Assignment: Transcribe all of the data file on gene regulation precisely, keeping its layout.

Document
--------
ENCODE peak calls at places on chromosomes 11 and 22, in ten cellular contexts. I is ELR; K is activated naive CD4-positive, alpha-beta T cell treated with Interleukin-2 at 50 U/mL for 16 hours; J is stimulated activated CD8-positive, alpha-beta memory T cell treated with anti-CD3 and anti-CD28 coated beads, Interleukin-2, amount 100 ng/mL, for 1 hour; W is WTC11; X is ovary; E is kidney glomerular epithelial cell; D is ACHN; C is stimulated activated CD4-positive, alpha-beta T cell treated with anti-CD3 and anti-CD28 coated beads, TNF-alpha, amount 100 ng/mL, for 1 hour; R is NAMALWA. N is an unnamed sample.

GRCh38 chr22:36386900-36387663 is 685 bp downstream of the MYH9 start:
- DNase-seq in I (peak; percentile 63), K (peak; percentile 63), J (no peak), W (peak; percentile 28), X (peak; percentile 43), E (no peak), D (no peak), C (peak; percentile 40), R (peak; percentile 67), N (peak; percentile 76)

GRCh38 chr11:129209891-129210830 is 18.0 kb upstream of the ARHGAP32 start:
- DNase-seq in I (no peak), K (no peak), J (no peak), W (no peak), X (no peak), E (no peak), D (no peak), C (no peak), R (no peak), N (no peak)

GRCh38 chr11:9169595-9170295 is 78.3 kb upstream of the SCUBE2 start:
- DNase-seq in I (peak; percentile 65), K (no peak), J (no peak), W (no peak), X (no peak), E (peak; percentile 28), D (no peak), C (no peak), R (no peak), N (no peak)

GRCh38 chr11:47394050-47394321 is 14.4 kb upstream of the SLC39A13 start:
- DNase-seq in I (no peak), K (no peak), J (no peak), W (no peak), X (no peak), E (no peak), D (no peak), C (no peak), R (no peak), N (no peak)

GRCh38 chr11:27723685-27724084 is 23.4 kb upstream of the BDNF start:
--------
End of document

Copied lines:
ENCODE peak calls at places on chromosomes 11 and 22, in ten cellular contexts. I is ELR; K is activated naive CD4-positive, alpha-beta T cell treated with Interleukin-2 at 50 U/mL for 16 hours; J is stimulated activated CD8-positive, alpha-beta memory T cell treated with anti-CD3 and anti-CD28 coated beads, Interleukin-2, amount 100 ng/mL, for 1 hour; W is WTC11; X is ovary; E is kidney glomerular epithelial cell; D is ACHN; C is stimulated activated CD4-positive, alpha-beta T cell treated with anti-CD3 and anti-CD28 coated beads, TNF-alpha, amount 100 ng/mL, for 1 hour; R is NAMALWA. N is an unnamed sample.

GRCh38 chr22:36386900-36387663 is 685 bp downstream of the MYH9 start:
- DNase-seq in I (peak; percentile 63), K (peak; percentile 63), J (no peak), W (peak; percentile 28), X (peak; percentile 43), E (no peak), D (no peak), C (peak; percentile 40), R (peak; percentile 67), N (peak; percentile 76)

GRCh38 chr11:129209891-129210830 is 18.0 kb upstream of the ARHGAP32 start:
- DNase-seq in I (no peak), K (no peak), J (no peak), W (no peak), X (no peak), E (no peak), D (no peak), C (no peak), R (no peak), N (no peak)

GRCh38 chr11:9169595-9170295 is 78.3 kb upstream of the SCUBE2 start:
- DNase-seq in I (peak; percentile 65), K (no peak), J (no peak), W (no peak), X (no peak), E (peak; percentile 28), D (no peak), C (no peak), R (no peak), N (no peak)

GRCh38 chr11:47394050-47394321 is 14.4 kb upstream of the SLC39A13 start:
- DNase-seq in I (no peak), K (no peak), J (no peak), W (no peak), X (no peak), E (no peak), D (no peak), C (no peak), R (no peak), N (no peak)

GRCh38 chr11:27723685-27724084 is 23.4 kb upstream of the BDNF start: